Gospel of Saint John
This Gospel, by the Beloved Disciple, speaks of the Mystery of the Person of Jesus. He is like other men, yet quite unlike them, for He was the Son of God. He was eternally present with God, active in creating the world, and was the source of the moral and spiritual nature of man (life and light). When He became man, He made known the eternal God Whom no one has ever seen (John 1:14,18). St. John records real events, but goes beyond the other Evangelists in interpreting them. He uses symbols from common experience bread, water, light, life, shepherd, door, etc. as well as contrasts light and darkness, truth and lies, love and hatred, etc. to make the meaning of Christ clear. For this reason he is aptly called by the Church the Theologian.
The Gospel is divided in the following manner: Prologue (Ch. 1:1-18 In the beginning was the Word...); Jesus Christ as the object of Faith (Ch. 1:19-4:54); Conflicts with unbelievers (Ch. 5-12); Fellowship with believers (Ch. 13-17 (14-17 are generally known as the Farewell Discourses)); Death and Resurrection (Ch. 18-20); and (Ch. 21) An Epilogue.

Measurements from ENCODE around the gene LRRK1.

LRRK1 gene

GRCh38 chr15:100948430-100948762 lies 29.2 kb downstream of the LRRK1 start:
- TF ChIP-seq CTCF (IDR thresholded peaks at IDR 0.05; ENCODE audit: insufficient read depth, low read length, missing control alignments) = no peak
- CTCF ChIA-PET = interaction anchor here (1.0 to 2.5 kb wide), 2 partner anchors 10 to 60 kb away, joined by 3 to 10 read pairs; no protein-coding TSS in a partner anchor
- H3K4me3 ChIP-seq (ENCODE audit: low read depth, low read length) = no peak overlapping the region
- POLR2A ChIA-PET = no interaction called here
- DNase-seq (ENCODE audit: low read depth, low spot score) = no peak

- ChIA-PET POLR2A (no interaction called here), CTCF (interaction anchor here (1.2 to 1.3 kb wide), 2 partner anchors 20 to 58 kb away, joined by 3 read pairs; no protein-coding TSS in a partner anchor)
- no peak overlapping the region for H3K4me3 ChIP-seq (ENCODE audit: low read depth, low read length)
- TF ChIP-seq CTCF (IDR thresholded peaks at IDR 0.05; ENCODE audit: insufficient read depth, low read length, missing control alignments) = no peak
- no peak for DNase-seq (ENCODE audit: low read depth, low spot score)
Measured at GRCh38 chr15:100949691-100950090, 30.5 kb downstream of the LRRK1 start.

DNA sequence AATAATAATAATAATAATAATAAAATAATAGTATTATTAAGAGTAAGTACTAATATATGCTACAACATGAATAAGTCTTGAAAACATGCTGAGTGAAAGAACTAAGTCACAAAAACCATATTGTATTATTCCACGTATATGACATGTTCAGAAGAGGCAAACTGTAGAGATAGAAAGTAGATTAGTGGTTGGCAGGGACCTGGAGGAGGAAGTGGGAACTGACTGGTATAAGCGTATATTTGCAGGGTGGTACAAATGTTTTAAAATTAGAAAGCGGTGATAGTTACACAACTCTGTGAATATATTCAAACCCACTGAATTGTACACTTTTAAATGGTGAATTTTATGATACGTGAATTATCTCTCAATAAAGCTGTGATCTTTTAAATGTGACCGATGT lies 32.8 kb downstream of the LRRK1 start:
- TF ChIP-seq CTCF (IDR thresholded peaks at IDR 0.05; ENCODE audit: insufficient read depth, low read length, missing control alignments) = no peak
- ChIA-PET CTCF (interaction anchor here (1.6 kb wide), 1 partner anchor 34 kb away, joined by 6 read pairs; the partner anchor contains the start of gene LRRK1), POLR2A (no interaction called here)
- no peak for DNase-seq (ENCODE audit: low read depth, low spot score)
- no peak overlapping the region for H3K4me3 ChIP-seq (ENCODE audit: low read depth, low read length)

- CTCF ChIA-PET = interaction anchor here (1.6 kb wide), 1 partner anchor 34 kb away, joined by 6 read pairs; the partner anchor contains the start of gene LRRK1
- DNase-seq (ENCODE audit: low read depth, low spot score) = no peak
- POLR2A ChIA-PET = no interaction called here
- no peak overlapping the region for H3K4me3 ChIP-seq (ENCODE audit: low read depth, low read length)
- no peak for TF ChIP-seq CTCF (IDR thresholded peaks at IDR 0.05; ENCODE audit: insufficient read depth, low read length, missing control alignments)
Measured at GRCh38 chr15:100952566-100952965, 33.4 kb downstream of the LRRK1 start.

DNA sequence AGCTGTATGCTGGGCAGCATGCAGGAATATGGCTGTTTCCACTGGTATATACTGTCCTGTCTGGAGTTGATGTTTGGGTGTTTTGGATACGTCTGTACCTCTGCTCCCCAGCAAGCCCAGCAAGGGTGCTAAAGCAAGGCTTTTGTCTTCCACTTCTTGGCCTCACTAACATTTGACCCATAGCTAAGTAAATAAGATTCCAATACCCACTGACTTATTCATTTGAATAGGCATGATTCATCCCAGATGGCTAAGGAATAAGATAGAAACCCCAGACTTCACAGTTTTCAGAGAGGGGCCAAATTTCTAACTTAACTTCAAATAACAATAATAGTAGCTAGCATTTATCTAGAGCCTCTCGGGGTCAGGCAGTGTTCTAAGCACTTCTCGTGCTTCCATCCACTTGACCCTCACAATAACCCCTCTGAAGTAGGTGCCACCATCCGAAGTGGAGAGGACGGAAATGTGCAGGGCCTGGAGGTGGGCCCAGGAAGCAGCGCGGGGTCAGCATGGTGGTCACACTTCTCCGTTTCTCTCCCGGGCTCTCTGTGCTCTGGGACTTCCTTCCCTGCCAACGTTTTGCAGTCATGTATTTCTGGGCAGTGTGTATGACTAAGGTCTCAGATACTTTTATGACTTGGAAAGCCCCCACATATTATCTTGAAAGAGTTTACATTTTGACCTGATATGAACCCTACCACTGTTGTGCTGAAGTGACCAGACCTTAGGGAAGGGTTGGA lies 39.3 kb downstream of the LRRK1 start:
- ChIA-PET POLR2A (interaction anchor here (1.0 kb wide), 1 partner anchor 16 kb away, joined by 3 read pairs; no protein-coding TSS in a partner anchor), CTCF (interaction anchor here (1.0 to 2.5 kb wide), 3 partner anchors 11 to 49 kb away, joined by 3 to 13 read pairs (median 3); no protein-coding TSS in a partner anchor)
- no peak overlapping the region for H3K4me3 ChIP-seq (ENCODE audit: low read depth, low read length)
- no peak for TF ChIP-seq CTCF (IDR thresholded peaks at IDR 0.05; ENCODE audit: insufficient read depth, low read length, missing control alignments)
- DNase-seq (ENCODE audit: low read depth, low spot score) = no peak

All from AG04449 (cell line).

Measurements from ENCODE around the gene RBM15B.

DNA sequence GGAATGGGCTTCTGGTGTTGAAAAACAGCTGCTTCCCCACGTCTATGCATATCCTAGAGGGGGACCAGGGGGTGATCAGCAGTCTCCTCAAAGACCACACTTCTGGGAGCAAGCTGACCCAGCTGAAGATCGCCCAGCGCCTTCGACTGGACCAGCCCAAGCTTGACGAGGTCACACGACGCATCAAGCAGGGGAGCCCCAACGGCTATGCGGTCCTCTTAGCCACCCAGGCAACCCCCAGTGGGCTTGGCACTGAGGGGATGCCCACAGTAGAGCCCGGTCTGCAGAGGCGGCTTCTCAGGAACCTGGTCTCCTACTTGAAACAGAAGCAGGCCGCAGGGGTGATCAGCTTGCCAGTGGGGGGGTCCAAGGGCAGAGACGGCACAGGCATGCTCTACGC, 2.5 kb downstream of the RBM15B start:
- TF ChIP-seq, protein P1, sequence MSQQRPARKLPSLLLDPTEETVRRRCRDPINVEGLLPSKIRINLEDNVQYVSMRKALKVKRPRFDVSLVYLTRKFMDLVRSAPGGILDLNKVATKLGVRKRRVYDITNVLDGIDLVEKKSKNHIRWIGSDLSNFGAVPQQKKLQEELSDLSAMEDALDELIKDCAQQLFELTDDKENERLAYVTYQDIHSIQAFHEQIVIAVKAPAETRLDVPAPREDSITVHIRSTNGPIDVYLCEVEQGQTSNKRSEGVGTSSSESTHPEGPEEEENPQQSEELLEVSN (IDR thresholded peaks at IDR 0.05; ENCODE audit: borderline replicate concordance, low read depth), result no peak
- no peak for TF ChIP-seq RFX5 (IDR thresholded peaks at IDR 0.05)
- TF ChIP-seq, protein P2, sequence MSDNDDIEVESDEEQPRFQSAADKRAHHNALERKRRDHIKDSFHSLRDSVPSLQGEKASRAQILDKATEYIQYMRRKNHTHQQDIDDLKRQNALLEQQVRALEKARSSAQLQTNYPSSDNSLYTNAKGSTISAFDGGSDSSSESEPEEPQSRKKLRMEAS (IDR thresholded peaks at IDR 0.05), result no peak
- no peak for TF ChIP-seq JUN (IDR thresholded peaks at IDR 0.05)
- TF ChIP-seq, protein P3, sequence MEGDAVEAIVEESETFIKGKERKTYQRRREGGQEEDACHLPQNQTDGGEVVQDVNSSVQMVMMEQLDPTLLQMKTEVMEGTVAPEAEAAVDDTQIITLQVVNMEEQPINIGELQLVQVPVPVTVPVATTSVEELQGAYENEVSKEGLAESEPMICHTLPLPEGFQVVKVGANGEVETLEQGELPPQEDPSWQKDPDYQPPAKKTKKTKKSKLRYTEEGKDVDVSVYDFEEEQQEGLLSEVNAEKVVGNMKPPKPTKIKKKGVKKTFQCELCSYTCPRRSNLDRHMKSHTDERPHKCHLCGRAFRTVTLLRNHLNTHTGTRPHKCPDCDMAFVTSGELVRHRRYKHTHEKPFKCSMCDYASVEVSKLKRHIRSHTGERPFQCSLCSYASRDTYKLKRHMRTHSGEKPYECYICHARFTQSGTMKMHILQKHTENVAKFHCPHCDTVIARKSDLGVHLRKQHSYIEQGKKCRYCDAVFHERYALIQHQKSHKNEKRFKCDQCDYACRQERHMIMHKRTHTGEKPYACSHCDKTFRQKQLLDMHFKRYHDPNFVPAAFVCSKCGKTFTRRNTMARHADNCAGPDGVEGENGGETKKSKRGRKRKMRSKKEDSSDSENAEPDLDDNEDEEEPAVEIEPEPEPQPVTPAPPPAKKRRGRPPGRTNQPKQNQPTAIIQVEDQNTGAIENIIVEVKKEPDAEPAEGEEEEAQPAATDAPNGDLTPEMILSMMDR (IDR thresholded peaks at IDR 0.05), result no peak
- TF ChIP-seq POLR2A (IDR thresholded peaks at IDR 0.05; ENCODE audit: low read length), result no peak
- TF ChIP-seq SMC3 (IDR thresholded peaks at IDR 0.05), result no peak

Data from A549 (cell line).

The Gospel of St. John is read liturgically from Pascha until Pentecost Sunday. This Gospel is read sequentially, for the most part, for the fifty day. There are, however, several exceptions to the sequential daily reading. On three days, the Gospel lessons are taken from other Gospels:
- On Bright Tuesday, from Luke
- On the Sunday of the Myrrhbearers, from Mark
- On Ascension Day, from Luke
Sunday readings: The Gospel lessons on the Sundays during this period (except the Sunday of the Myrrhbearers) are all taken from John, but they do not follow any particular sequence. On certain other days during the fifty-day period, the strict sequential reading from John is broken.